Why your USP has nothing to do with your product

Ok, you’ve built a product and now you’re trying to nail the product’s Unique Selling Proposition (USP) to create a compelling marketing message. Let me stop you right there.

The first mistake we do is to treat the USP as a product feature. It’s not. The USP is about the customer. It’s either what the customer can do (or as Kathy Sierra puts it; Kick ass at) or it is what the customer can identify with.

The classic USP-question is “Why should I buy from you instead of your competitors?” The easiest way to solve that is to put your self in your customer’s shoes.

How to kick ass

We have several internal drives or motivators that are the reason why we do what we do. I’ll leave it for other bloggers to elaborate on the various drives, but in designing a product or service you must have an idea what the person using it is doing and feeling.

A game for example, may satisfy many different drives at different stages. MMORPGs can satisfy the need to be social in a safe environment with other people that share a common interest. It also let’s you compete and overcome challenges which gives you a sense of purpose and fulfillment. By getting better at playing the game you overcome even more difficult challenges and are fed with new obstacles into a continuous feedback loop of challenge and achieve.

The basic design is to quickly be able to kick ass at something and then find a route to master in small steps. Instagram is a good example. Snap a picture and add a filter. “Wow, my picture looks awesome. I want to share this with my friends”. Then you play around with filters, maybe read up on basic iphone photography or import photos from your DSLR camera to Instagram to kick ass even further.

When designing your USP, highlight what the user can do, or even better what results she can achieve. Another important step here is to “be remarkable”. Your USP had better be something worthy of remark, or at least cause a raised eyebrow of interest.

  1. Five guys playing on one guitar is remarkable
  2. Five guys playing without a guitar is just another acapella song

Your new screwdriver is not “ten times stronger”. You can “cut the build time of your new kitchen in half and leave time to be with your kids” or “if you are left-handed, you can now do your carpentry without getting blisters in your hand”.

The benefit is a verb.

How to identify with something

Should I buy a watch from Breitling or Casio? That’s easy! It’s a matter if you are rich or poor! Right? Well, what about Rolex, Breitling or Omega? The price difference is there still but not as obvious. It comes down to who I am and how I see myself. So you look at your friends but also the brand advertising. The latest James Bond actor is the poster boy for Omega and some American celebrity millionaire is showing of a gold Rolex on another poster. Who of the two do you like best? Who do you identify yourself with.

The USP in this case is a way for your customers to find a connection or bond to your brand, business or product without having a clear verb on why something will make me do something better. Maybe I feel superior no matter which product I use. “Hey man, stop trying to sell me an Android phone. I’m an Apple fan!“. You didn’t compare your apple TV to other Internet connected digital media receivers. You were wow-ed by your friend’s iPhone two years ago. So, you just KNOW Apple produces superior products…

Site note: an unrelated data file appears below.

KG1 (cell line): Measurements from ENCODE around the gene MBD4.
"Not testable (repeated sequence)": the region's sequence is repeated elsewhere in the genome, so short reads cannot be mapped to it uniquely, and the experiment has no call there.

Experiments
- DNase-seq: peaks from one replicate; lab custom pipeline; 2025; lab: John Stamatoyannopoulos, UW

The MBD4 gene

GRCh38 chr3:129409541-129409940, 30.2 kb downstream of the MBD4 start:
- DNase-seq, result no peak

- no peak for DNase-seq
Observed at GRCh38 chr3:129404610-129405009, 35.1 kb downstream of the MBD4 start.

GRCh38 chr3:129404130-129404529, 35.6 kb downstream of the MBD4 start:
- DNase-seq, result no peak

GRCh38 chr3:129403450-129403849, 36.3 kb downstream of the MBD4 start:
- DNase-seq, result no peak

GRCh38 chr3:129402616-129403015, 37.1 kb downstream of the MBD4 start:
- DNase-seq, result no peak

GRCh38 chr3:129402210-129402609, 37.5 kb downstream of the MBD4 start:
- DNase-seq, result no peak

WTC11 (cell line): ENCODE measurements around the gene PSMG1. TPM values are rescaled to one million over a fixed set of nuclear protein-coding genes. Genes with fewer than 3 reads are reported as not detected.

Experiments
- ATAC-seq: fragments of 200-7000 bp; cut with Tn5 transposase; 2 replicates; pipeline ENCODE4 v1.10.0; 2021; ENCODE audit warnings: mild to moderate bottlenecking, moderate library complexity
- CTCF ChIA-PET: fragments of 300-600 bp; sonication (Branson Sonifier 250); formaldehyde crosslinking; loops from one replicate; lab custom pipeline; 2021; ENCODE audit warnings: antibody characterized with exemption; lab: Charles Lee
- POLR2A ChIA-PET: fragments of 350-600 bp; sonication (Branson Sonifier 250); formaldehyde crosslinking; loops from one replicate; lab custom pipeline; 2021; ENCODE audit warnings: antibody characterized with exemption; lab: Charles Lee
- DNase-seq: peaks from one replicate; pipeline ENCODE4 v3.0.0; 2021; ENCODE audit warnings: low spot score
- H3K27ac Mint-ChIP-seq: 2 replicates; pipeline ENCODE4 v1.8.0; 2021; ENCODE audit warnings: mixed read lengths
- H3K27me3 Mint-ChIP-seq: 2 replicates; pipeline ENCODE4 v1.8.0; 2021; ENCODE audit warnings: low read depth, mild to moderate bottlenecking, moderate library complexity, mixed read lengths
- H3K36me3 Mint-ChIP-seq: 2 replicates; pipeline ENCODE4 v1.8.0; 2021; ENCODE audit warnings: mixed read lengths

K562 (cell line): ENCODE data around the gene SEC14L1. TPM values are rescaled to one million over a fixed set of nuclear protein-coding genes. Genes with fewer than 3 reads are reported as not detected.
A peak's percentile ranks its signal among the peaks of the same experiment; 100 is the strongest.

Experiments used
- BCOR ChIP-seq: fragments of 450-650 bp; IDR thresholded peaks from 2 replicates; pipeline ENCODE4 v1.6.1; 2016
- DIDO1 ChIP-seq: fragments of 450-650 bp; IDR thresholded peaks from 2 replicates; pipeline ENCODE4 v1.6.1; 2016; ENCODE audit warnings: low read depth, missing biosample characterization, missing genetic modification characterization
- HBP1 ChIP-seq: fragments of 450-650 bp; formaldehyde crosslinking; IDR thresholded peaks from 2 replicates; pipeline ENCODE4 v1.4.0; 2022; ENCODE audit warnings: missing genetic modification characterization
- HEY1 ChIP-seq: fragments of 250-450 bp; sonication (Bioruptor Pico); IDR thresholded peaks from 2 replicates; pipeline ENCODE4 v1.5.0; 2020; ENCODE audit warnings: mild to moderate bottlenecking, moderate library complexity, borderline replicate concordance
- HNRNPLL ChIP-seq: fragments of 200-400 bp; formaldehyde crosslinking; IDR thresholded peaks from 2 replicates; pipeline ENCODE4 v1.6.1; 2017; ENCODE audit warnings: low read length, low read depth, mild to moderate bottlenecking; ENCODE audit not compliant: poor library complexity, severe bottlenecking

The definition of a USP for your brand are values that run through your entire marketing from the choice of people representing your brand, to the tone in your advertising and graphical presentation. It should be something that the customer can identity with, feel safe with and rely on.

If you are having trouble finding values, try defining what the customer should feel when she encounters your brand or product or what is the first sentence coming out of their mouth is

  • Playful – Let me try!
  • Comfortable – Yes, I found what I was looking for!
  • Nostalgic – No way!
  • Intrigued – What’s that?
  • Shocked – WTF!?
  • Inspired – Wow, look at that!
  • Relieved – Finally!
  • Creative – I bet I can control this with my iPhone

That’s it for now. I will do a dive into who the customer is in a later post. Please comment on this.

4 thoughts on “Why your USP has nothing to do with your product

  1. Thanks Björn Fant! This article really caught my attention while I was catching up with my Google Reader subscriptions. I really appreciate the flipped thinking as well as customer centric view. I only have a few comments to your excellent post:
    – UPB. Unique Product Benefit is a good twist to the USP and takes a similar perspective to yours
    – If the value is not a functional benefit, then it’s symbolic. I would like to add the ‘linking value’ or the ‘social value’ to the ‘identification value’ that you already described. The linking value states: ‘the social link is more important that the things’. What this also means is that the customerbrand relationship is not the focus. It is a bi-product (if relationship is a good word to use at all). Describing the brand as a resource or tool may be more useful.
    – A meaning-based approach can be used for identifying unique benefits beyond the functions themselves. Your product saves time, what does that mean? You community is global, what does that mean? Your product is small (e.g. Smart car), what does that mean?

    Keep up the good work! I like it.

    Comment 3 of #comment100

  2. Hi Elia! Great feedback I haven’t heard of the UPB before so I’ll definitely read up on that. Also, I liked your idea on describing the brand as a tool or resource. Made me think of another blogpost I should write. :) Thanks

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